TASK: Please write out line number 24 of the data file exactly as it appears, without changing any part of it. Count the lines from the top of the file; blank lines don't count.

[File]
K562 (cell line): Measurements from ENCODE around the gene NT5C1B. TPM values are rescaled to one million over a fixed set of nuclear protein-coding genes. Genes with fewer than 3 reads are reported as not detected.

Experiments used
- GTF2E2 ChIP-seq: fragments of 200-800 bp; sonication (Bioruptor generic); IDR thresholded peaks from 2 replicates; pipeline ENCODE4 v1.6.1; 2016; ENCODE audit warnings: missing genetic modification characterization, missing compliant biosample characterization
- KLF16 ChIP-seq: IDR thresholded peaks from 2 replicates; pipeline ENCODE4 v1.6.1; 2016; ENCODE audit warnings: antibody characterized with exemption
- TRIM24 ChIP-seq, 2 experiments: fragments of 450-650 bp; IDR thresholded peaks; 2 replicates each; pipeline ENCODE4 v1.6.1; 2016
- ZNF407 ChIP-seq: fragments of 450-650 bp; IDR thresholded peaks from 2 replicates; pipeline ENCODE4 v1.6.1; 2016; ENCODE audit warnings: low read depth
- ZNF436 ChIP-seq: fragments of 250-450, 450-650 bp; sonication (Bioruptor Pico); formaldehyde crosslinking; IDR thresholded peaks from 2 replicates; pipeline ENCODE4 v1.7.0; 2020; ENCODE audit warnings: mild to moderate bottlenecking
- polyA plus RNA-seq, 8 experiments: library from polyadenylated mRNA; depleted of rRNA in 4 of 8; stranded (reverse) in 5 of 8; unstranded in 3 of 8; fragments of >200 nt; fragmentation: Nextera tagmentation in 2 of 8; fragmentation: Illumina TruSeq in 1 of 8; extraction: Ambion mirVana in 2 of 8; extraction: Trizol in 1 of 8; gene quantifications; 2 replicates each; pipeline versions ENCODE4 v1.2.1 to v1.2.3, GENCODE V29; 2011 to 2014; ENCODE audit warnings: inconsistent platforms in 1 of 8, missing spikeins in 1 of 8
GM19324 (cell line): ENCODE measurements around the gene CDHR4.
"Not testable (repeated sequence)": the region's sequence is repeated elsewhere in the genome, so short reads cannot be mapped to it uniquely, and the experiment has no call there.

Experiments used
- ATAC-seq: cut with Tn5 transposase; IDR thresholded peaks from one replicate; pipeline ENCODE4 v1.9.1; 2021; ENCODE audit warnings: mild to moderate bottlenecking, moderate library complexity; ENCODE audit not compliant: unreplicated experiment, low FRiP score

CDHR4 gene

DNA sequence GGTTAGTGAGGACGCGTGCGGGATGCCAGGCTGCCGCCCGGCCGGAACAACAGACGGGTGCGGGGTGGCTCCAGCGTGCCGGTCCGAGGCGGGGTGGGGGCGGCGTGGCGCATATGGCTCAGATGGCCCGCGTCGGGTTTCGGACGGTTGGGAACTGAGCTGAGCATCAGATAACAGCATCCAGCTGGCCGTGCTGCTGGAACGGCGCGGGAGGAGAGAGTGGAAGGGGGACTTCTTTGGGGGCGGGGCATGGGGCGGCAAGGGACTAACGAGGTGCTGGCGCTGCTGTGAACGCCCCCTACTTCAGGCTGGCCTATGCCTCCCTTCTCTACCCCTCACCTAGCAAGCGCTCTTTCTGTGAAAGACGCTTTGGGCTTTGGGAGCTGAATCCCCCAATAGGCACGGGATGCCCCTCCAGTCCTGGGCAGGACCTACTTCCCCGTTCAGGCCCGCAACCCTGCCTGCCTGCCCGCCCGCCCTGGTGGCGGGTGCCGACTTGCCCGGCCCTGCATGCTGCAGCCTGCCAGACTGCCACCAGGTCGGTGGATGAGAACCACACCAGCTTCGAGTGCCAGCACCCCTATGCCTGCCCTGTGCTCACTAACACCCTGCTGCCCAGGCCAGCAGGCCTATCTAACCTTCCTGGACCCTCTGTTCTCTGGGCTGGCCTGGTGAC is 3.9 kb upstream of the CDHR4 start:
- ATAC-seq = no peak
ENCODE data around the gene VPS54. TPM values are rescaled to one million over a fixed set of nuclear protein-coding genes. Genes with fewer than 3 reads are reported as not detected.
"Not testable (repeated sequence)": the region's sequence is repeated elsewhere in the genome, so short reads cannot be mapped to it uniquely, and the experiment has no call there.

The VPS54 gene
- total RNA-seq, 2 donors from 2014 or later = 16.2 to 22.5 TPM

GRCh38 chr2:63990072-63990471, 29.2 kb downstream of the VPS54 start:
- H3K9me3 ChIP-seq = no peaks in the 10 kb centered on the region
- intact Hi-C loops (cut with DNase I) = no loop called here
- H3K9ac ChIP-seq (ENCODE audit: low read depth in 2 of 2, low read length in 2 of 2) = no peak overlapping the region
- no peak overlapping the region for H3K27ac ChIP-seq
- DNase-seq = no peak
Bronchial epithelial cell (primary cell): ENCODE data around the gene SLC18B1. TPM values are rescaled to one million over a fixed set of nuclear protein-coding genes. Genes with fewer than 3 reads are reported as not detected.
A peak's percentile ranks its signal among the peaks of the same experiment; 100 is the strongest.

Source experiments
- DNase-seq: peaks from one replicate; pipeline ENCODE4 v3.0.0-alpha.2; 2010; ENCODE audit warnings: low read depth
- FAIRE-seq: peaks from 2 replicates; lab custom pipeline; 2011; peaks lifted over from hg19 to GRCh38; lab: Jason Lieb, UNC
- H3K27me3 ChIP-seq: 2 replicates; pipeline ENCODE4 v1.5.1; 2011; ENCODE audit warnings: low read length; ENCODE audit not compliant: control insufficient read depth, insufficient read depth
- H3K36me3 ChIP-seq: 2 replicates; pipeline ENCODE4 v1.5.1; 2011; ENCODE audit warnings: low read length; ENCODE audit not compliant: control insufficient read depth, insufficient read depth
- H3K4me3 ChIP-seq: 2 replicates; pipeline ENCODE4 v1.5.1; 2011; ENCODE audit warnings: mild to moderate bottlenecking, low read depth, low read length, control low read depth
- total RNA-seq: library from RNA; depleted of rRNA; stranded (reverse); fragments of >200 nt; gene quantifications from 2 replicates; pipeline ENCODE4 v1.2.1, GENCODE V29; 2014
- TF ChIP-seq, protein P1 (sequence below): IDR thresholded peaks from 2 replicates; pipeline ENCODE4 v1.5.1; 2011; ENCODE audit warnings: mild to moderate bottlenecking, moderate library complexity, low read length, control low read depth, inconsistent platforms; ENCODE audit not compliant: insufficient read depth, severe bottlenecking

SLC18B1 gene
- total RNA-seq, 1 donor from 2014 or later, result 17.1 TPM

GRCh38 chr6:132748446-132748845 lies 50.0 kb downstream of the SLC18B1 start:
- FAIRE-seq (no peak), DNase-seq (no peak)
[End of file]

- no peak overlapping the region for H3K27ac ChIP-seq